On a cool, cloudy morning at the Kansas Relays, the starter pistol sent eight college women tearing down the track.
The Cloud County Community College freshman in lane eight, Jatoria McGirt, has always been fast. A few weeks earlier in her very first collegiate 100-meter race, she pulled a hamstring at 80 meters and still won.
She’s smart, too. She knows the hardest thing to outrun is where you come from.
But thanks to a lot of strangers in Concordia, Kan., home of Cloud County, she’s getting the chance to win races — and maybe a restart in life.
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“I know this can all be taken from me, and I’ve got nowhere else to go,” she said after finishing second in that Kansas Relays preliminary heat April 21 in Lawrence. “I love my family and my home, but I don’t want to go back there.
“I’m so blessed for what people here have done for me.”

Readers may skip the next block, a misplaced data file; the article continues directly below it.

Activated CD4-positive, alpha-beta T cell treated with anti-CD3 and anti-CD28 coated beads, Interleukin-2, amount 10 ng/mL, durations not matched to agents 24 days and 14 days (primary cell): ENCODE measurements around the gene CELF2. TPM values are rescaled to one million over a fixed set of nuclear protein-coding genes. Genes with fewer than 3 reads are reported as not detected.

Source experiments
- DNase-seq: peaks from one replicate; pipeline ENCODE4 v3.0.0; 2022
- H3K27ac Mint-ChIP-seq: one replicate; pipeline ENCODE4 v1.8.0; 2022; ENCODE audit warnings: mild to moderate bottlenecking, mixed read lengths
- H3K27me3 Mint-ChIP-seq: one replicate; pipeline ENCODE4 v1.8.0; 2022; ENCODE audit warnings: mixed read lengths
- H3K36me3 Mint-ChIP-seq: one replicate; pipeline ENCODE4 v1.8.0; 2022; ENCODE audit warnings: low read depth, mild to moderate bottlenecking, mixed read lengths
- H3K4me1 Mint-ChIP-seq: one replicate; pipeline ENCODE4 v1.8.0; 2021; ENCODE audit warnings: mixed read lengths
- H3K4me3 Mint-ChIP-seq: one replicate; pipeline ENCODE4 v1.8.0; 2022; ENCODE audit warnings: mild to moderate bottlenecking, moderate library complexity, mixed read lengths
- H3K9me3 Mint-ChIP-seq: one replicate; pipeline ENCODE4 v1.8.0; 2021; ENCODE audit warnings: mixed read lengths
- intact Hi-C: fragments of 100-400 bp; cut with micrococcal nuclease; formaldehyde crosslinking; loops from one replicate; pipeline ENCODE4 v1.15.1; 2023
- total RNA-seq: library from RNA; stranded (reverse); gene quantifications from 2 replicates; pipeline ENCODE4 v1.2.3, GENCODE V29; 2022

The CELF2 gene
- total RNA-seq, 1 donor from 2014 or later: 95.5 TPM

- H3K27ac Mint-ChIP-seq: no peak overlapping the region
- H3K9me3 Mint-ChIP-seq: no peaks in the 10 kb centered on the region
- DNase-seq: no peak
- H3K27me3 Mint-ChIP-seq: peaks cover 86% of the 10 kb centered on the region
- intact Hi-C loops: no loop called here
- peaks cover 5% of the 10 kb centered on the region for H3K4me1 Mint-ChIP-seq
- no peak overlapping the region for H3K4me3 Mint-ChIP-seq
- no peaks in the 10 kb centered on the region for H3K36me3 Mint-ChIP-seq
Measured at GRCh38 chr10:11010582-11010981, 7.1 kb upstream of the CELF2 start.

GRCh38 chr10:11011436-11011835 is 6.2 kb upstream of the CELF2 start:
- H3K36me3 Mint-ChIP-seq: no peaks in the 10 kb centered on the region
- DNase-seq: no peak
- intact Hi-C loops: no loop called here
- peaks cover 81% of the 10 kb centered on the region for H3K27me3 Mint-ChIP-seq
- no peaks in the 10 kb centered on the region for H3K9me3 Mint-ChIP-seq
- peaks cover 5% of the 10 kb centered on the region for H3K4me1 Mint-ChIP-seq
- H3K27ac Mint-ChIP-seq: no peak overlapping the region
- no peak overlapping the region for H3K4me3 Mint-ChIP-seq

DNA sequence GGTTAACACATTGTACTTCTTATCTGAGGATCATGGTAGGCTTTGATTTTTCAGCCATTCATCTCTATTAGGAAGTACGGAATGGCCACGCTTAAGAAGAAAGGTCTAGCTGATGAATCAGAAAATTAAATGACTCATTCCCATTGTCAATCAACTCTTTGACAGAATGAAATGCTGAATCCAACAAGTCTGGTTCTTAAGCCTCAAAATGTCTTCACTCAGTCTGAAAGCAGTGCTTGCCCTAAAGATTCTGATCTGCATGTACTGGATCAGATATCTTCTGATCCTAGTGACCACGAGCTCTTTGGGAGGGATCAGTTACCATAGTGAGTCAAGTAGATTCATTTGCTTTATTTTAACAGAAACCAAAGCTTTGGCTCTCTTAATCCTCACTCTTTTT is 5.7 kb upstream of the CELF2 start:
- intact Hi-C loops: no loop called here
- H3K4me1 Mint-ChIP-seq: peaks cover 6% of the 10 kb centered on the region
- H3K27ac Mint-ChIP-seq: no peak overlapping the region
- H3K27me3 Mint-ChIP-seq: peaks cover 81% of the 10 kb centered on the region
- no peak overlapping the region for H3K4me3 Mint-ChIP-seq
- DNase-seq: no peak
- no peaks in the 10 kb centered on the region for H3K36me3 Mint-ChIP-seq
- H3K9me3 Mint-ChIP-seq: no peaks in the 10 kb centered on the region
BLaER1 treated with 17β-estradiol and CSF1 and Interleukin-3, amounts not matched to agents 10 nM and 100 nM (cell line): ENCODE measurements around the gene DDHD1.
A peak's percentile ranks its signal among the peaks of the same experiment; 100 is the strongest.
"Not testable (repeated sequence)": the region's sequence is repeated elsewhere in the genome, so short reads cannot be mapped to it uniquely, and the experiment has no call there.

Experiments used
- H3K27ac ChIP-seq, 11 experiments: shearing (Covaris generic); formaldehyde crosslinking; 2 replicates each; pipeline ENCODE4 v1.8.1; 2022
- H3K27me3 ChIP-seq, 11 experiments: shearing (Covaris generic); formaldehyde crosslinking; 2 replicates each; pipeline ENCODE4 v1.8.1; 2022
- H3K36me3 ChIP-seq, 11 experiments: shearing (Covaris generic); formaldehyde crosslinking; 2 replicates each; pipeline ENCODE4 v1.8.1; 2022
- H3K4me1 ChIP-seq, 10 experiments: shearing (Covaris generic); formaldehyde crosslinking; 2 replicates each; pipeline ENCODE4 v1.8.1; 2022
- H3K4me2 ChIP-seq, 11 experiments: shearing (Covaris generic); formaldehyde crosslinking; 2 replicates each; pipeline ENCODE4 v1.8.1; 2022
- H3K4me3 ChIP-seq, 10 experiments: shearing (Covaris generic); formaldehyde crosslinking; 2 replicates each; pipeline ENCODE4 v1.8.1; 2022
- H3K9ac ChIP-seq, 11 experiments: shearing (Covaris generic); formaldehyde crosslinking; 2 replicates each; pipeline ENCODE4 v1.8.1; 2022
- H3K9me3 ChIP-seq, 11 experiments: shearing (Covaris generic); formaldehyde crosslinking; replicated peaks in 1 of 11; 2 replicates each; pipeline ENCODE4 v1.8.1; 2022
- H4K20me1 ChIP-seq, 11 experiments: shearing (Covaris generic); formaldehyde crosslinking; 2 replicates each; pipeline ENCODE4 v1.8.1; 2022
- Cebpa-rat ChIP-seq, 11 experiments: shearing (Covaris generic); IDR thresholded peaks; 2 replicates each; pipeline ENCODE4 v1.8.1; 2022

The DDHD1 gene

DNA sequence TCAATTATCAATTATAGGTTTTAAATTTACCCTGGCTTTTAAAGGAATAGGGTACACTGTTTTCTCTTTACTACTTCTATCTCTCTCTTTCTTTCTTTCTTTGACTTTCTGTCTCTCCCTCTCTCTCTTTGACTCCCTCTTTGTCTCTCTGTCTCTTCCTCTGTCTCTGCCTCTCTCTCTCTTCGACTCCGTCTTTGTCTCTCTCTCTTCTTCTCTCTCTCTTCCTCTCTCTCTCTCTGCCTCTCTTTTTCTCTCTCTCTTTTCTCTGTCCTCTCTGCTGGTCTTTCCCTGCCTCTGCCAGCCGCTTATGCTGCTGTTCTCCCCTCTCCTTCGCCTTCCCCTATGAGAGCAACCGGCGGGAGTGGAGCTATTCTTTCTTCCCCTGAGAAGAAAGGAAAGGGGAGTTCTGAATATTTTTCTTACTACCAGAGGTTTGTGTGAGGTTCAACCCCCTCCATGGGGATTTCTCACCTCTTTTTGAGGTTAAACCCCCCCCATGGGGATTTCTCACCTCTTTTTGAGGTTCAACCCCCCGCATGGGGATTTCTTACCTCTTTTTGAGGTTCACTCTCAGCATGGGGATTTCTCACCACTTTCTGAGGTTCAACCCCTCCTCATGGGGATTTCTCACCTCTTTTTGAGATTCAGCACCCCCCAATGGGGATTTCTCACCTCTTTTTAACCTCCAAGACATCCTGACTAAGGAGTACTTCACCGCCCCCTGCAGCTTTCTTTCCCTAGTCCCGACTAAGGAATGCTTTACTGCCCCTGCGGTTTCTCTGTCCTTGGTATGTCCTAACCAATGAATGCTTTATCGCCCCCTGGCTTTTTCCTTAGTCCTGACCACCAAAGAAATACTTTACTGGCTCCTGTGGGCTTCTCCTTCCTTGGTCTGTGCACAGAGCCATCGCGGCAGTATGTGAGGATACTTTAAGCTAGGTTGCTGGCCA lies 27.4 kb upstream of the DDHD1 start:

McGirt, 20, grew up in Pahokee, Fla., a hard-times town on the banks of Lake Okeechobee. Locals call the place “the muck.” Her father, or at least the man she calls her father, got sent to prison for drugs, her uncle was found dead in a canal and her mother struggled mightily to keep the lights on.
McGirt dropped out of school to help care for her younger siblings. A smart girl who could run fast enough to play tackle football with the boys, she called this period “my darkness” and wondered if, at 17, she’d already used up her share of life’s allotted joy.
“Most people don’t get out of there,” she said.
But then a preacher down there made a phone call. Pastor Randall King had a far-angling tie to Cloud County, and he pitched people there an idea about a young woman who might thrive in Kansas sunshine.
This isn’t necessarily a story about an athlete. Folks at Cloud County had no idea when, or if, McGirt would ever run a race. She wasn’t a high school graduate, struggled with reading comprehension, couldn’t pass a GED and, until she did, couldn’t enroll in college.